Halito! (Hello!) My name is Elizabeth “Libby” Fairless. I was born and raised near Tulsa, Oklahoma and I’m a proud member of the Choctaw Nation of Oklahoma. I attended Dartmouth College and it was there that I first realized a career in medicine would help me combine my love of science with my desire to give back to my community. I spent a gap year doing research at the National Eye Institute and I entered medical school with a strong interest in ophthalmology. At Yale School of Medicine I fell further in love with ophthalmology and realized that the field needed more people like me with an interest in health disparities. Now I’m in my transitional year before I start my ophthalmology residency at the University of Oklahoma. I envision my future career to involve clinical practice in Native communities and continued research into disparities in eye care.

 

What is it like being a Native American woman in medicine?

Being a Native woman in medicine is both rewarding and challenging. It’s an honor to be in a position to help my community and I hope I can serve as an inspiration to other Native people interested in medicine. It’s also challenging at times, given how few Native physicians there are in the country, and the disparity is even greater in a small field like ophthalmology. I credit the Association of Native American Medical Students (@anamsonthegram) and the Association of American Indian Physicians for being a huge source of support and inspiration.

 

What advice do you have for young women who may be on the path to medicine?

My advice to young women interested in medicine is to not worry if your story doesn’t fit the typical mold for a pre-medical student. Bring your passions to the table and it will show through. The medical field is amazing because of the diversity of interests and backgrounds. Seek out mentors who share your interests and your passions. If you can’t find someone like you, that’s all the more reason the medical field needs you. There is a place for you in medicine – even if you have to carve it out yourself!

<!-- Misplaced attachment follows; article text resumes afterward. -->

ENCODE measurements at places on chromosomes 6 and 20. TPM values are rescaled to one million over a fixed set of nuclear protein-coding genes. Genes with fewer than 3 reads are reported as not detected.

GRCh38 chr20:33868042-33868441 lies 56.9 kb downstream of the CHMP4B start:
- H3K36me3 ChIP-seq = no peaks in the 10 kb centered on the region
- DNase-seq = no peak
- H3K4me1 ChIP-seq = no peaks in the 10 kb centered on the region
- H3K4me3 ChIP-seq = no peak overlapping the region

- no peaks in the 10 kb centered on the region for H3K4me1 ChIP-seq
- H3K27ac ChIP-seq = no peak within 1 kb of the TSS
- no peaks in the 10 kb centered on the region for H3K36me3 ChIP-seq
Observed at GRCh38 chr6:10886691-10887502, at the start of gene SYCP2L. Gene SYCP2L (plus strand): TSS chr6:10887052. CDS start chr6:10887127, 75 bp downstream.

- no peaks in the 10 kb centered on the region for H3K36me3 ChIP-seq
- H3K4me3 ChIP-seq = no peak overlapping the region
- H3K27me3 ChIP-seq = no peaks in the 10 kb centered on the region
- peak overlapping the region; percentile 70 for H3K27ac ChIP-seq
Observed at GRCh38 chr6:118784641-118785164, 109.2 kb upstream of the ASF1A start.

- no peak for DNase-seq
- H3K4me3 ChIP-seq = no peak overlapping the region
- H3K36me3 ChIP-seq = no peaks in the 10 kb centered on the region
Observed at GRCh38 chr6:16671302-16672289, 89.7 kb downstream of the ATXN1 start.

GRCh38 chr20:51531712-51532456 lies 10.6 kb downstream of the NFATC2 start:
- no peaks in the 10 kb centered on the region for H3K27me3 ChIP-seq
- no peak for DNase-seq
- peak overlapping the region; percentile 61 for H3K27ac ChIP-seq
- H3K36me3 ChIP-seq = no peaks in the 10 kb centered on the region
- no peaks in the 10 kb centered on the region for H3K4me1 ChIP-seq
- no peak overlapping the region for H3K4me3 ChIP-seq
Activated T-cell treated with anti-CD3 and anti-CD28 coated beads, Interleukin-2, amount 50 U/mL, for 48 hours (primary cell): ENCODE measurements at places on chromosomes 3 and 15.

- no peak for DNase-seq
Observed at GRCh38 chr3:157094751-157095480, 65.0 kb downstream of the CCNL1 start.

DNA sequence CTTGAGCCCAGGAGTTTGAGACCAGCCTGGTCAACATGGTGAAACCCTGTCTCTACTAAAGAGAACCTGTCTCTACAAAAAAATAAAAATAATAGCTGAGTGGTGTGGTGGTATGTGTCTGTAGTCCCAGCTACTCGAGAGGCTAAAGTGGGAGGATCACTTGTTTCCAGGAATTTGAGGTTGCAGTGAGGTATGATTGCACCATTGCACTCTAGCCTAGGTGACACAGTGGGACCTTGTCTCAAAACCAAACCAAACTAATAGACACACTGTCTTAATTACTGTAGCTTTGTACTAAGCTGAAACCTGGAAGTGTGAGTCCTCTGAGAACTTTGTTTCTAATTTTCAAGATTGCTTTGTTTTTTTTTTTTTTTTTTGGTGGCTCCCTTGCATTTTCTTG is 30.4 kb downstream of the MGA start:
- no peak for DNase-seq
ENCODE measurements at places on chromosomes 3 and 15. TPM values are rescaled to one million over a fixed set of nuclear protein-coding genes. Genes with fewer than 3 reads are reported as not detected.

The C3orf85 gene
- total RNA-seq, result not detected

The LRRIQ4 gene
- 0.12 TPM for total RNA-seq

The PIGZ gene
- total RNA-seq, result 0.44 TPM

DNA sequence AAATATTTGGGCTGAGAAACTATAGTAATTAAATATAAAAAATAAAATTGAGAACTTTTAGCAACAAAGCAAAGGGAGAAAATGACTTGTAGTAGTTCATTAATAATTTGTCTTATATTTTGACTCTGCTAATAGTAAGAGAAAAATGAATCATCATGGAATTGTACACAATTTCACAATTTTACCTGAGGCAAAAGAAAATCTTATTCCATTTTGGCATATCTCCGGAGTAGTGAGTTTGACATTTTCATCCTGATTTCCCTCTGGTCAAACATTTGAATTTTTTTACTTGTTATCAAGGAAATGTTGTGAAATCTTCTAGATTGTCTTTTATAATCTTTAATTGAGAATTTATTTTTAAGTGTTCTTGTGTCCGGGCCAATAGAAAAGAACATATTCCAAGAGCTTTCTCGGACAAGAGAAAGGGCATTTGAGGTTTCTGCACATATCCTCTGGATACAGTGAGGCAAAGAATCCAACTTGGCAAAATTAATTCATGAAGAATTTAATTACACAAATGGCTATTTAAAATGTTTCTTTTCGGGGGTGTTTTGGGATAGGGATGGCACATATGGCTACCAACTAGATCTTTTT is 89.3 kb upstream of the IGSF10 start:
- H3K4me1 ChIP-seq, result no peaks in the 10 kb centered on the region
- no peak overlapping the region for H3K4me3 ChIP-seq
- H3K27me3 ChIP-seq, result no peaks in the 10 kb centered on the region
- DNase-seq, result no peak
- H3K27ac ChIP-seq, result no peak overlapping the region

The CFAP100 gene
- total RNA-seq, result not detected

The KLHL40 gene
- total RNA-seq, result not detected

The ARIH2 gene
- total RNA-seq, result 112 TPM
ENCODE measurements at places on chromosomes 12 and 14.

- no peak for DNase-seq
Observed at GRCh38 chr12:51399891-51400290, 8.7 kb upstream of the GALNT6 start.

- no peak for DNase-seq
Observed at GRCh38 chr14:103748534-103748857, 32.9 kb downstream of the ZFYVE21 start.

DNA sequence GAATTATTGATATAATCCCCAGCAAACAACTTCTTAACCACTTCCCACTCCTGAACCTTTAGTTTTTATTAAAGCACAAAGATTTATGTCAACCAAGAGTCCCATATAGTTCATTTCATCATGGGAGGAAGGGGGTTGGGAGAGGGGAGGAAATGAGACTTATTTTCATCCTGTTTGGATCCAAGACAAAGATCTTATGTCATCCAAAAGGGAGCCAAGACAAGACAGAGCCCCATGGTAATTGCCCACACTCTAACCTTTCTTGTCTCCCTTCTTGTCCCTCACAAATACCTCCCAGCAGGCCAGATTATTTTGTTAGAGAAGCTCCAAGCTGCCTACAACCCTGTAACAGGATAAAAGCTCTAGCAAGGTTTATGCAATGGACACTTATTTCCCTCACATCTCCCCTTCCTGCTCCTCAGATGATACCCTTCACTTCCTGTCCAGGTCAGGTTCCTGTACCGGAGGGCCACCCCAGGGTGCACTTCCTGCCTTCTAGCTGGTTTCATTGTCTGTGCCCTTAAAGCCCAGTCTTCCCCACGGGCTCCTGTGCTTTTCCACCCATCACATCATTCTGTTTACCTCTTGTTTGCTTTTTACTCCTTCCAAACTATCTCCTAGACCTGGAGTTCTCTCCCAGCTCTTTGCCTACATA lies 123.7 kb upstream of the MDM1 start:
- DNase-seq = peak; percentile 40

Jasmine Curry M2, Diné (Navajo)

Bio:

Jasmine Curry is currently a second-year medical student. She received her undergraduate degree from the University of Arizona with a major in Physiology in 2018. After graduation, Jasmine participated in a post-baccalaureate program and then matriculated into medical school in August of 2019. Jasmine is invested in lowering the prevalence of preventable disease in tribal communities through education and medicinal practices. She is currently interested in primary care, specifically obstetrics and gynecology.

 

What is it like being a Native American woman in medicine?

Being a Diné woman in medicine is a unique experience I would say. I often find myself trying to find balance between my traditional customs and the culture of medicine. Practicing my traditions keeps me grounded, as does keeping a strong connection with my family.

 

What advice do you have for young women who may be on the path to medicine?

There are going to be times when you feel like you cannot go on, but those are the times to push even harder. With that being said reach out for help if you need it, and remember all the people who are rooting for you and want to see you succeed!

 

 

Tomoko Wilson M1, Diné (Navajo), Black and Japanese